Pompeii, Capri & the Bay of Naples
Seven Cities of Italy
Burgundy, the River Rhone & Provence
Prague, Budapest and Vienna
Lake Garda
Minoan Crete and Santorini
Prices correct as of 1 May 2015
Fishing for votes with Nigel Farage: The Ukip leader shows how he can work an audience as he casts his line to the disaffected of Grimsby

Fishing is on Nigel Farage's mind

Ukip leader casts a line to the disaffected
Who is bombing whom in the Middle East? It's amazing they don't all hit each other

Who is bombing whom in the Middle East?

Robert Fisk untangles the countries and factions
China's influence on fashion: At the top of the game both creatively and commercially

China's influence on fashion

At the top of the game both creatively and commercially
Lord O’Donnell: Former cabinet secretary on the election and life away from the levers of power

The man known as GOD has a reputation for getting the job done

Lord O'Donnell's three principles of rule
Rainbow shades: It's all bright on the night

Rainbow shades

It's all bright on the night
'It was first time I had ever tasted chocolate. I kept a piece, and when Amsterdam was liberated, I gave it to the first Allied soldier I saw'

Bread from heaven

Dutch survivors thank RAF for World War II drop that saved millions
Britain will be 'run for the wealthy and powerful' if Tories retain power - Labour

How 'the Axe' helped Labour

UK will be 'run for the wealthy and powerful' if Tories retain power
Rare and exclusive video shows the horrific price paid by activists for challenging the rule of jihadist extremists in Syria

The price to be paid for challenging the rule of extremists

A revolution now 'consuming its own children'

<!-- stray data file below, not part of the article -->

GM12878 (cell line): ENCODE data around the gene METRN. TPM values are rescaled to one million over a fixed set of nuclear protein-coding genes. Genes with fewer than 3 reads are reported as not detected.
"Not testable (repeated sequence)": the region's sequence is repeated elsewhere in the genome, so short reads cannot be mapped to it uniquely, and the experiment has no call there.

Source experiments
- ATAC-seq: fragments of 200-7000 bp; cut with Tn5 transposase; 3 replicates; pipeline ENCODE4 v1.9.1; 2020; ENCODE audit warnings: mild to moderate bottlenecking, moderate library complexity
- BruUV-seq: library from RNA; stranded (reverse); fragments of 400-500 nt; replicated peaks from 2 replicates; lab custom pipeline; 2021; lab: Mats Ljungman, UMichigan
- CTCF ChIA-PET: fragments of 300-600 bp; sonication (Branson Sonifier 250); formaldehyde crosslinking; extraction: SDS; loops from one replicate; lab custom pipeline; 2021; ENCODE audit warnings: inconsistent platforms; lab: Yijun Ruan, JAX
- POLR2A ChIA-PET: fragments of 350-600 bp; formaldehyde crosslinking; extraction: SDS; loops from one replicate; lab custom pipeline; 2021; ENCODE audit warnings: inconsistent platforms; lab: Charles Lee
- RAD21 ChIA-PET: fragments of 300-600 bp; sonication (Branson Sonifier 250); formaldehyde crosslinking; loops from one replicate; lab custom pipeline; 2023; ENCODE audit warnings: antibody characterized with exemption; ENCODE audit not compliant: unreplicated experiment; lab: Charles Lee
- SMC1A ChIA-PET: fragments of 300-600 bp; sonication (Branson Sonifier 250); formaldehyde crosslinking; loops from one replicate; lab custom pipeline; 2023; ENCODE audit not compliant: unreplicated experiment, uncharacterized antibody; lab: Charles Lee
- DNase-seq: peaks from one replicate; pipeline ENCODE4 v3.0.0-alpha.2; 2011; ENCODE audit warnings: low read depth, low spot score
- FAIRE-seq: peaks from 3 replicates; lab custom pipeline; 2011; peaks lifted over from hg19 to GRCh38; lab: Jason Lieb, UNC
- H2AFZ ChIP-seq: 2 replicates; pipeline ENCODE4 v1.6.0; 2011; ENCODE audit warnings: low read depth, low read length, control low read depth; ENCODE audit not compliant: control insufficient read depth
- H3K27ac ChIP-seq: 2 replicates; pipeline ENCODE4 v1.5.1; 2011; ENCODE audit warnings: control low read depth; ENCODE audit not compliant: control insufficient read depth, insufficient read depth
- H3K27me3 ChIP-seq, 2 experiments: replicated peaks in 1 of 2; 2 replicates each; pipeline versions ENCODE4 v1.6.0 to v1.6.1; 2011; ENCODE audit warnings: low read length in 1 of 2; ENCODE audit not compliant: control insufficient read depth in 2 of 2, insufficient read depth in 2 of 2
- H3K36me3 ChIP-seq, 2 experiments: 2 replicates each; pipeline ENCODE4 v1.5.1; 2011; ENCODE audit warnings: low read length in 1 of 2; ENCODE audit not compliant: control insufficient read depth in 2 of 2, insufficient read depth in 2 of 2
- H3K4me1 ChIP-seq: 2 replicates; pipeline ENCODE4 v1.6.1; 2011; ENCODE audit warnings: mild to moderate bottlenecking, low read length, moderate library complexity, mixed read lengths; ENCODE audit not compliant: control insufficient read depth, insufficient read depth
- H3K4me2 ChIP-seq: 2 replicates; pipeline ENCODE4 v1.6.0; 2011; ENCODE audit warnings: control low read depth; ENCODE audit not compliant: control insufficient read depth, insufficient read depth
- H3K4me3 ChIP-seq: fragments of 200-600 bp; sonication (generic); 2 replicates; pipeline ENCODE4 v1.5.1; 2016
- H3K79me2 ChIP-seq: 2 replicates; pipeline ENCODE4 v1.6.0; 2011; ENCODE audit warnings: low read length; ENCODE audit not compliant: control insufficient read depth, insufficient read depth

Welcome to the world of Megagames

Welcome to the world of Megagames

300 players take part in Watch the Skies! board game in London
'Nymphomaniac' actress reveals what it was really like to star in one of the most explicit films ever

Charlotte Gainsbourg on 'Nymphomaniac'

Starring in one of the most explicit films ever
Robert Fisk in Abu Dhabi: The Emirates' out-of-sight migrant workers helping to build the dream projects of its rulers

Robert Fisk in Abu Dhabi

The Emirates' out-of-sight migrant workers helping to build the dream projects of its rulers
Vince Cable interview: Charging fees for employment tribunals was 'a very bad move'

Vince Cable exclusive interview

Charging fees for employment tribunals was 'a very bad move'
Iwan Rheon interview: Game of Thrones star returns to his Welsh roots to record debut album

Iwan Rheon is returning to his Welsh roots

Rheon is best known for his role as the Bastard of Bolton. It's gruelling playing a sadistic torturer, he tells Craig McLean, but it hasn't stopped him recording an album of Welsh psychedelia
Morne Hardenberg interview: Cameraman for BBC's upcoming show Shark on filming the ocean's most dangerous predator

It's time for my close-up

Meet the man who films great whites for a living
Increasing numbers of homeless people in America keep their mobile phones on the streets

Homeless people keep mobile phones

A homeless person with a smartphone is a common sight in the US. And that's creating a network where the 'hobo' community can share information - and fight stigma - like never before